Rajan believes that it is too early to be complacent about inflation. For him, it is too risky to cut rates now. The reality is that Rajan isn’t likely to get a more benign scenario for a rate cut
Finance Minister Arun Jaitley does not usually lose an argument. Except, it would seem, to RBI Governor Raghuram Rajan, who not for the first time snubbed the Finance Minister by refusing to heed his call for a reduction of the central bank’s key interest rate in its latest Monetary Policy Review of 2 December. Of course, Rajan is acting within his rights: the RBI has the autonomy to set its policy rates. But is he acting on evidence? No. It must disappoint the lawyer in Mr Jaitley.
Jaitley has all the evidence he needs to ask for a rate cut. Inflation has fallen to its lowest in several years—for the month of October, it was just over 5.5 per cent, which happens to be lower than RBI’s target of 8 per cent for January 2015, lower even that its 6 per cent target for January 2016. At the same time, India’s economic growth has clearly not picked up. The latest GDP figures for the July-September quarter of 2014 show a growth rate of 5.3 per cent, a fall from the 5.7 per cent recorded in the April-June period. The statistics for industrial production are similarly stagnant. The positive sentiment that accompanied the arrival of the Narendra Modi Government has prevented any further slide in India’s economic fortunes, but the growth engine needs the stimulus of lower interest rates to start revving again.
Rajan believes that it is too early to be complacent about inflation. For him, it is too risky to cut rates now. The reality is that Rajan isn’t likely to get a more benign scenario for a rate cut. One of the crucial determinants of inflation in India, global oil prices, has come crashing down. Since OPEC, the group of major oil producing countries, has decided not to cut output in the near future, there is little risk of global oil prices shooting up. Now, there is always a theoretical risk that something may change this reality—say, ISIS invades Saudi Arabia— but the RBI Governor must be realistic in his assessment. He cannot let paranoia become the basis of policymaking.
The other positive fallout of lower oil prices is that the Government’s subsidy bill will fall dramatically. This will help rein in its fiscal deficit, another reason inflation should continue to fall. In any case, the incumbent NDA Government seems far more committed to fiscal consolidation (and less populism, especially) than its UPA predecessor. Rajan doesn’t seem to have recognised this either. The best central bankers in the world are those who are ‘ahead of the curve’. A good governor doesn’t wait for inflation to hit rock bottom before he starts to cut rates, just as he doesn’t wait for inflation to hit the roof before he starts raising rates. On present evidence, Rajan is being too hawkish and overcautious. It will cost India economic growth.
The stand-off over interest rates between Jaitley and Rajan— as has happened before between other governors and finance ministers as well—raises a troubling question. Should an unelected technocrat, no matter how stellar a reputation he has, have the authority to overrule an elected government? Who decides how much inflation is acceptable and at what level growth is too slow? The answer is simple. The elected Government must decide what an acceptable level of inflation is. That said, the Government cannot continually change the goalposts depending on interest group pressures or political convenience. It is therefore equally important that once the Government has set goals for the RBI, it be allowed to pursue those goals in a completely autonomous fashion.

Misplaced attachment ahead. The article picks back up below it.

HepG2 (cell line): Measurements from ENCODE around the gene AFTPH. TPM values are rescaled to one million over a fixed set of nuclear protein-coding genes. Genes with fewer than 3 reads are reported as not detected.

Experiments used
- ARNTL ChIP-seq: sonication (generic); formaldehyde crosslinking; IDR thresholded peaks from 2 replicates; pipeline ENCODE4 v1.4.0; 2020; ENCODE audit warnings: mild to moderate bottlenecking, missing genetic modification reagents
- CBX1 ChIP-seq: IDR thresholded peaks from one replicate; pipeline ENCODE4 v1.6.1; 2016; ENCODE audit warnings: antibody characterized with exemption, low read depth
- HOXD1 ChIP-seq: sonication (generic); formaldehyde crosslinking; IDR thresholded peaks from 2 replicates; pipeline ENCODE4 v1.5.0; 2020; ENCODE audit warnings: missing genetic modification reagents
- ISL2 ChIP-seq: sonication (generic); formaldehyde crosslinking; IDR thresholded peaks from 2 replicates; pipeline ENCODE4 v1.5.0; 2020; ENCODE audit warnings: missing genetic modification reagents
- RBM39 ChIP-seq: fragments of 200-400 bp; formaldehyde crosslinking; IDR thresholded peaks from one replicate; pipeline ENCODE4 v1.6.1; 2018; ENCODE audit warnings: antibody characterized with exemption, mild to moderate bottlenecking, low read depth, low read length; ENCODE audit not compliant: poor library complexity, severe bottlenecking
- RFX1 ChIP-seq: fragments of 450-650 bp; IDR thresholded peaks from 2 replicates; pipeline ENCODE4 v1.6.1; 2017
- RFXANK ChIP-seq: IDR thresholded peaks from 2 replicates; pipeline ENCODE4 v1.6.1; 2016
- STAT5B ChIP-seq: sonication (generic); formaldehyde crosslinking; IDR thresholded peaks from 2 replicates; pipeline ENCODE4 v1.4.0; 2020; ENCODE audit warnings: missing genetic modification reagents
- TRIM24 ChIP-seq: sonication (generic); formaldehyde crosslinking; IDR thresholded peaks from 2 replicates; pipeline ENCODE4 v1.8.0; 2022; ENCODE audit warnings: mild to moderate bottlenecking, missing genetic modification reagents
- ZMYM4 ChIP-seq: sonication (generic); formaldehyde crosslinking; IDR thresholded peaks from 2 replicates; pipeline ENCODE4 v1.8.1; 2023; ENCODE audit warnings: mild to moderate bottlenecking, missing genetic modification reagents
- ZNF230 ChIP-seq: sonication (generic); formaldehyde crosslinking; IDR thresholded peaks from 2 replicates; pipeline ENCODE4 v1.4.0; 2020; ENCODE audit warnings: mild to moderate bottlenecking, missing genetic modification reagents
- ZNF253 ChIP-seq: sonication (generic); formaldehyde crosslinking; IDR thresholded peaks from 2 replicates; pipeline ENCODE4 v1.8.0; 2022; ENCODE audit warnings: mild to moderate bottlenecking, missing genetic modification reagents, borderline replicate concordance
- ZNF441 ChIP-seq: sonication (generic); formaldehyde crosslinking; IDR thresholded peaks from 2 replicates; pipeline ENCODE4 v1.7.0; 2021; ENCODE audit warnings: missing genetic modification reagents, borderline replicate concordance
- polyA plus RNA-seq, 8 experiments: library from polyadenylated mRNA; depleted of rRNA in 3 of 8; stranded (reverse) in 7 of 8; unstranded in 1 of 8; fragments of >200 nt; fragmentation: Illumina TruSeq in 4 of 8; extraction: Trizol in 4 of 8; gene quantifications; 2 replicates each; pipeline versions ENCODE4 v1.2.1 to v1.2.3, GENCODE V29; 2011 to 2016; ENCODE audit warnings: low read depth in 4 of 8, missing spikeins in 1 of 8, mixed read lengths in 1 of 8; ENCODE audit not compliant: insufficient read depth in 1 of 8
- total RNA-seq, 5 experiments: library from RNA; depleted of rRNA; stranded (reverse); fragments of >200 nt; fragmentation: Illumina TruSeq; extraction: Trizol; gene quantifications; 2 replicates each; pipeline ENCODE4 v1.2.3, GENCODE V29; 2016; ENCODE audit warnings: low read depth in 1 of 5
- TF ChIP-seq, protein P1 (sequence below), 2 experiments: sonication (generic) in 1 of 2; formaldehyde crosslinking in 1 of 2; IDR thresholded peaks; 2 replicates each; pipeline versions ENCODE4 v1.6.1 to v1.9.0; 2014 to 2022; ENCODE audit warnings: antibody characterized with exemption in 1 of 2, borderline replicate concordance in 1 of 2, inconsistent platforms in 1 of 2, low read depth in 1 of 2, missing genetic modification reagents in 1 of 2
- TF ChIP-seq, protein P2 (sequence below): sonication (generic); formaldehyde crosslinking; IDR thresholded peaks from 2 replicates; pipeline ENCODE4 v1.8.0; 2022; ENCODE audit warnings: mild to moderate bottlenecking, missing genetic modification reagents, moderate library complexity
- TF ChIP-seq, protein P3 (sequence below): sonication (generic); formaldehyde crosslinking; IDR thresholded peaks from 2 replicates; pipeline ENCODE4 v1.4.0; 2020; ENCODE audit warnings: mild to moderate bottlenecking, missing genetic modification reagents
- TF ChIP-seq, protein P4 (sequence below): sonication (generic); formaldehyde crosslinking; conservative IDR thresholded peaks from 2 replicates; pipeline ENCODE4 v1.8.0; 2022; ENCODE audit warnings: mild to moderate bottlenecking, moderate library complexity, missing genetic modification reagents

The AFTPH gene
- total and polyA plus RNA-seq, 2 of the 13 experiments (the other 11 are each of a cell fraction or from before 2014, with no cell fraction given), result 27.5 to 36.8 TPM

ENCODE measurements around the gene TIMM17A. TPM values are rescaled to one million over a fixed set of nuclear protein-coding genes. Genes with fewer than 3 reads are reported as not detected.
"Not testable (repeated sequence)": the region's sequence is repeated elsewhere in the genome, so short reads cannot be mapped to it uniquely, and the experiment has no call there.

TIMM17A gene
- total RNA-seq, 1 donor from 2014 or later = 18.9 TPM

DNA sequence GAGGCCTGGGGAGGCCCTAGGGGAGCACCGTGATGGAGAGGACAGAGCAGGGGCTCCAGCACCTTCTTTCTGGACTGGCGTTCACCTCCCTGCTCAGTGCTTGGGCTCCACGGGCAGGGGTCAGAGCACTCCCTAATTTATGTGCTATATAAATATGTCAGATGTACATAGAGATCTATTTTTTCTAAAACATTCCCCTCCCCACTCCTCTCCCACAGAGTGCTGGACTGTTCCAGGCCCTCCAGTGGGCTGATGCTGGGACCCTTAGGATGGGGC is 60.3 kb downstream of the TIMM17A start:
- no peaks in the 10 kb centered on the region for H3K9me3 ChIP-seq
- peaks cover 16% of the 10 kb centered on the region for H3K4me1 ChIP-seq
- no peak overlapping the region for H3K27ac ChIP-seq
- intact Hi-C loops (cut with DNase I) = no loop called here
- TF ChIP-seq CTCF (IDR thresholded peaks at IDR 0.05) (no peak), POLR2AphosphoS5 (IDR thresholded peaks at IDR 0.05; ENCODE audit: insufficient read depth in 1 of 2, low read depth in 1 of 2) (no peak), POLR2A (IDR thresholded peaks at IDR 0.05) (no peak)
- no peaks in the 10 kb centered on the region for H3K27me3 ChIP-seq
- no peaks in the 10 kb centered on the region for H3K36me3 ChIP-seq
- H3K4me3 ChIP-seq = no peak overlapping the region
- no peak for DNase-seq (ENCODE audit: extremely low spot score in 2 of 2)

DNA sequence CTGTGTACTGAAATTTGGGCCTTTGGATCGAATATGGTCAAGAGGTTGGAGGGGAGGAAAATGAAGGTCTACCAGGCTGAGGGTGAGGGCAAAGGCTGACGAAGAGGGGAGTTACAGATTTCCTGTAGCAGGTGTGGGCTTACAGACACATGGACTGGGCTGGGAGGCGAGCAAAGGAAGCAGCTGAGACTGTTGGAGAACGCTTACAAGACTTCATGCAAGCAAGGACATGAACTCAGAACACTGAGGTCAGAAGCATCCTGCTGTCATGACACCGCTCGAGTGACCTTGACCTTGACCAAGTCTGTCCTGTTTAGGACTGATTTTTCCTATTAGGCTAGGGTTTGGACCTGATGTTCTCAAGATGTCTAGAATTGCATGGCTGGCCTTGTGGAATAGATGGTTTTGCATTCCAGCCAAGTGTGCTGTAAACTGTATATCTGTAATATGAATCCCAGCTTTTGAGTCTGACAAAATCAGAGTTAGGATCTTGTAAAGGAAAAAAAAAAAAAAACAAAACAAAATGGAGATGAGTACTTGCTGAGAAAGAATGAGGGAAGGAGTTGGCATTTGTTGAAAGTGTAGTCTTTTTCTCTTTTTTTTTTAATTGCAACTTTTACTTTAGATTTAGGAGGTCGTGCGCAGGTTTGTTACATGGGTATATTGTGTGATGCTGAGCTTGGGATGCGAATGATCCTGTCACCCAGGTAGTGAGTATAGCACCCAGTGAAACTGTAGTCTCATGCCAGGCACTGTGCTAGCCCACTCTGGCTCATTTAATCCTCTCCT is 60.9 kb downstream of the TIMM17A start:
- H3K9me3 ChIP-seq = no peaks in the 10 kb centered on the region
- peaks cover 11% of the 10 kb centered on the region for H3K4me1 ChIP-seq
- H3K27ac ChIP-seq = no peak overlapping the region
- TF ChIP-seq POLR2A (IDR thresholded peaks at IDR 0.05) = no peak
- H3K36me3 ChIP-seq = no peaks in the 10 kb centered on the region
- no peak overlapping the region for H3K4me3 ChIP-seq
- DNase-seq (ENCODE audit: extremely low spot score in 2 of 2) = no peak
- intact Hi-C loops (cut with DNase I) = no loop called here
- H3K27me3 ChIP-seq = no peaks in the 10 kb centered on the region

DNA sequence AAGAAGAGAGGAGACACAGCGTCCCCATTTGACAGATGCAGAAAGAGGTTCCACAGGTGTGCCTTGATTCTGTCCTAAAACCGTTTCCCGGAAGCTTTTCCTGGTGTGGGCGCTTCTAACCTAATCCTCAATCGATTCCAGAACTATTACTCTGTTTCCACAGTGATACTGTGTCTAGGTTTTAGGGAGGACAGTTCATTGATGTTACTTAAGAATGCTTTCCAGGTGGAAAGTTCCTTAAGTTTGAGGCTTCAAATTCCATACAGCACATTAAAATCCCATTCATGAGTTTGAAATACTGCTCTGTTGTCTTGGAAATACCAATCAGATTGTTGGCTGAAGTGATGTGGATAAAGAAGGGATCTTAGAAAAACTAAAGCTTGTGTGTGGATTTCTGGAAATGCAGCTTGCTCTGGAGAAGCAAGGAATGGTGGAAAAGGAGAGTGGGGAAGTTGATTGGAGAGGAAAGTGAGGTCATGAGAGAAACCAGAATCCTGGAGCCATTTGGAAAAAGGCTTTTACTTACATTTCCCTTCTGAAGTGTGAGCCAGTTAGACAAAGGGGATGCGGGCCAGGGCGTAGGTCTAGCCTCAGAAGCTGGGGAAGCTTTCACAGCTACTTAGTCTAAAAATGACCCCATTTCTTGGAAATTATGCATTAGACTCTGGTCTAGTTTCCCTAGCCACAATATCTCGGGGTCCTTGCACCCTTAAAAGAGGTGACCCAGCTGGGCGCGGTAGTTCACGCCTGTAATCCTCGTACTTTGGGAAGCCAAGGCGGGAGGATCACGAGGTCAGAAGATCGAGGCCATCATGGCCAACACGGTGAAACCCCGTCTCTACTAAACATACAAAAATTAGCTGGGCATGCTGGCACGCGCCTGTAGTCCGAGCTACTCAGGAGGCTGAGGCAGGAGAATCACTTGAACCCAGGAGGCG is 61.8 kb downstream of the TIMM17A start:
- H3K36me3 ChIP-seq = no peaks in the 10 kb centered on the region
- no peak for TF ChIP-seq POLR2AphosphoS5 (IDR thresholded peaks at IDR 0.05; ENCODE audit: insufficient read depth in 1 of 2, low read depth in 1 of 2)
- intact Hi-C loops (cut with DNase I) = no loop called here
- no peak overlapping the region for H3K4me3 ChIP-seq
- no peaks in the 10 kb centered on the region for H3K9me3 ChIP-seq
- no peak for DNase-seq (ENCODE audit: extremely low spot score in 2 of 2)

That is the monetary policy framework which the Government and RBI must strive towards. Right now, the RBI sets the targets and then pursues them as it sees fit, while the Government watches from the sidelines. That must change. An argument between the Finance Minister and RBI Governor cannot solve the problem. It requires institutional and legislative change. Jaitley has promised a new monetary policy framework in his next Budget speech. It is the perfect opportunity to enshrine by way of law a new working relationship between the RBI and the elected Government. It will bring much-needed transparency to setting monetary policy. All stakeholders will clearly know what the targets are and it will force the RBI to explain its own policy decisions to the public. It would be a good idea for the new framework to divest the RBI Governor of the power to determine interest rates. That job must be handed over to a monetary policy committee of which the Governor can be a member. That will bring some checks and balances into decision-making. The Governor should also be asked to testify regularly in Parliament on how the targets on inflation and growth are being met. The Finance Ministry will also have to learn to deal with this new reality. Once it has set the target rate of inflation (with Parliamentary approval), it will have limited space to crib as long as the targets are being met.
Both the Finance Ministry and RBI will lose some of their untrammelled powers in a new monetary policy framework. At least the economy will be spared futile shadow boxing which only adds to uncertainty and does little to either control inflation or promote growth.